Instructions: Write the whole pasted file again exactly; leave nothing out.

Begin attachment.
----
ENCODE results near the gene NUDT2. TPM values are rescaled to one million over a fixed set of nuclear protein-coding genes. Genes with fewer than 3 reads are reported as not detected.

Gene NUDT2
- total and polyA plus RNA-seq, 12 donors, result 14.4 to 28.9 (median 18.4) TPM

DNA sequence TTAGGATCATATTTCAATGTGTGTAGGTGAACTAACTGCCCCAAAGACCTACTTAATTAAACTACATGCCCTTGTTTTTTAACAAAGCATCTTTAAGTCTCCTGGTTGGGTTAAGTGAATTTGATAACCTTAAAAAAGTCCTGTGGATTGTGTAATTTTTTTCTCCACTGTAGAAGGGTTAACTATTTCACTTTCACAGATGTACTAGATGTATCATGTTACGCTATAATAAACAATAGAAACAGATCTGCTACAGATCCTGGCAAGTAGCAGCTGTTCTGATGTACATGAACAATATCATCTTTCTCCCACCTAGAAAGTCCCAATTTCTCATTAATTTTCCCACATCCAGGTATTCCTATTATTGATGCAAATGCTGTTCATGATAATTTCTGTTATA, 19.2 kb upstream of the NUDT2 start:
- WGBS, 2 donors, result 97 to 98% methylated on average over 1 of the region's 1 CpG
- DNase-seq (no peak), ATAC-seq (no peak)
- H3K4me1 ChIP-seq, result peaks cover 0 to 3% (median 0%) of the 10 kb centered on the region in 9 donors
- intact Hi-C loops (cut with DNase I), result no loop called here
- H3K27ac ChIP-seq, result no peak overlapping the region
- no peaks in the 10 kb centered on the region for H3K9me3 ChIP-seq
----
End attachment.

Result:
ENCODE results near the gene NUDT2. TPM values are rescaled to one million over a fixed set of nuclear protein-coding genes. Genes with fewer than 3 reads are reported as not detected.

Gene NUDT2
- total and polyA plus RNA-seq, 12 donors, result 14.4 to 28.9 (median 18.4) TPM

DNA sequence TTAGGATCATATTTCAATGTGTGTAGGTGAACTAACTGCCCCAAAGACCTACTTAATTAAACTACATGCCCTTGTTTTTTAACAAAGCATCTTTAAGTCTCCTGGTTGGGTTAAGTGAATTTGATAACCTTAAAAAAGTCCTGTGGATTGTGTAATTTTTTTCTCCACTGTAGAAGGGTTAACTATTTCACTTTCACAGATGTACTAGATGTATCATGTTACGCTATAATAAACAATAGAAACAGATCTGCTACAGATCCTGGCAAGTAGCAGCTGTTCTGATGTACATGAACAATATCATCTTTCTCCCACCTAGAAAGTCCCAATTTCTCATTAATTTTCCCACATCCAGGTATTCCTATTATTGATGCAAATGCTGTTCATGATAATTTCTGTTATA, 19.2 kb upstream of the NUDT2 start:
- WGBS, 2 donors, result 97 to 98% methylated on average over 1 of the region's 1 CpG
- DNase-seq (no peak), ATAC-seq (no peak)
- H3K4me1 ChIP-seq, result peaks cover 0 to 3% (median 0%) of the 10 kb centered on the region in 9 donors
- intact Hi-C loops (cut with DNase I), result no loop called here
- H3K27ac ChIP-seq, result no peak overlapping the region
- no peaks in the 10 kb centered on the region for H3K9me3 ChIP-seq